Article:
File photo: African News Agency/ANA
CAPE TOWN - The City of Cape Town’s new R114 million industrial substation for Atlantis will see the area’s energy increase to more than double the current capacity, which is a welcome boost for the area that was recently declared as a special economic zone (SEZ).

The city announced on Monday that the substation had recently been commissioned to provide additional electricity and reliable services for businesses and residents in the area.

Constructed over four years, the new substation will hike existing capacity in Atlantis from 80 MVA (mega volt-amps ) to 170 MVA.

The capacity of the substation is roughly equivalent to lighting up more than 10 million light bulbs and also provides a grid connection point for future independent power producers, in line with the city’s drive to diversify its energy mix to include renewable energy.

Xanthea Limberg, the city’s mayoral committee member for informal settlements, water and waste services, and energy, said the new substation was set to enable commercial and industrial development in the area and was essential for the establishment of the Atlantis Special Economic Zone.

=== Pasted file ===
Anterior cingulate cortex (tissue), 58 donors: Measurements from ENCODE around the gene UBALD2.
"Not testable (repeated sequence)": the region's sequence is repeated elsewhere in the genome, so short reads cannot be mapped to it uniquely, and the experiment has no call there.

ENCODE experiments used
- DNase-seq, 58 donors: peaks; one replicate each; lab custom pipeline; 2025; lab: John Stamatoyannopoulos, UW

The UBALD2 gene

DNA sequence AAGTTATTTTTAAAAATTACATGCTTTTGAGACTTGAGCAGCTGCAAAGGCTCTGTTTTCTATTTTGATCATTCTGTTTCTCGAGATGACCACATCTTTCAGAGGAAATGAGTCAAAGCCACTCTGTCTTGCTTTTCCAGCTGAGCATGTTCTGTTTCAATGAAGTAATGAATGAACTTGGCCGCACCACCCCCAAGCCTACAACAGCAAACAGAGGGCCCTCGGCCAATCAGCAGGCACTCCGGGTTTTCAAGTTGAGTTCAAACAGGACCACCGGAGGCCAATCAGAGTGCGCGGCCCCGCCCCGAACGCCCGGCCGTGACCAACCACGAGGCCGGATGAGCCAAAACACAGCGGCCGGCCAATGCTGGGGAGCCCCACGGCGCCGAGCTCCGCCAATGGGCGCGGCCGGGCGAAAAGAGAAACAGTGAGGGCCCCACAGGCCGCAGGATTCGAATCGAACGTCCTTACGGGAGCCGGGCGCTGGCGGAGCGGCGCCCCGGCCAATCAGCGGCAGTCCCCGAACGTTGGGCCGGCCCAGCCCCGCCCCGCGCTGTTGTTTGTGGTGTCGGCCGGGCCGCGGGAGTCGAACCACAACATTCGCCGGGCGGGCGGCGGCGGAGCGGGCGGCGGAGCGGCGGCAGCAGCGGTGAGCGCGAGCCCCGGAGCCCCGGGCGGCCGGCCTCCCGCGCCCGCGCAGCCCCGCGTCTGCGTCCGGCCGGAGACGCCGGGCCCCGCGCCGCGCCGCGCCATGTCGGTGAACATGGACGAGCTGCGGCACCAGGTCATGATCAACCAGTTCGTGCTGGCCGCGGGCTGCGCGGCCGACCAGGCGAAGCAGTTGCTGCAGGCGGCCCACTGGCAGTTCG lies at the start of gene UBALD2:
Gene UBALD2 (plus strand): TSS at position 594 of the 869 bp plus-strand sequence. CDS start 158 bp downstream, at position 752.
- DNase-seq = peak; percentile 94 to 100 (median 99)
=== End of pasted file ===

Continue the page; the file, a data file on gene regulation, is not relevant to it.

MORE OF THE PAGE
About 25 percent of the income the city made from electricity tariffs went toward the repair and maintenance of its electricity grid, which included new substations, power lines and meters, while 10 percent went toward the rates account to help pay for shared services and vulnerable groupings, she said.

“Lastly, some 65 percent is allocated to buy electricity from Eskom. While on the one hand , we must ensure that we save electricity as part of our commitment to environmental sustainability, the city must also ensure that it is able to meet urban growth demand, especially in areas such as the expanding West Coast Corridor,” said Limberg.

- BUSINESS REPORT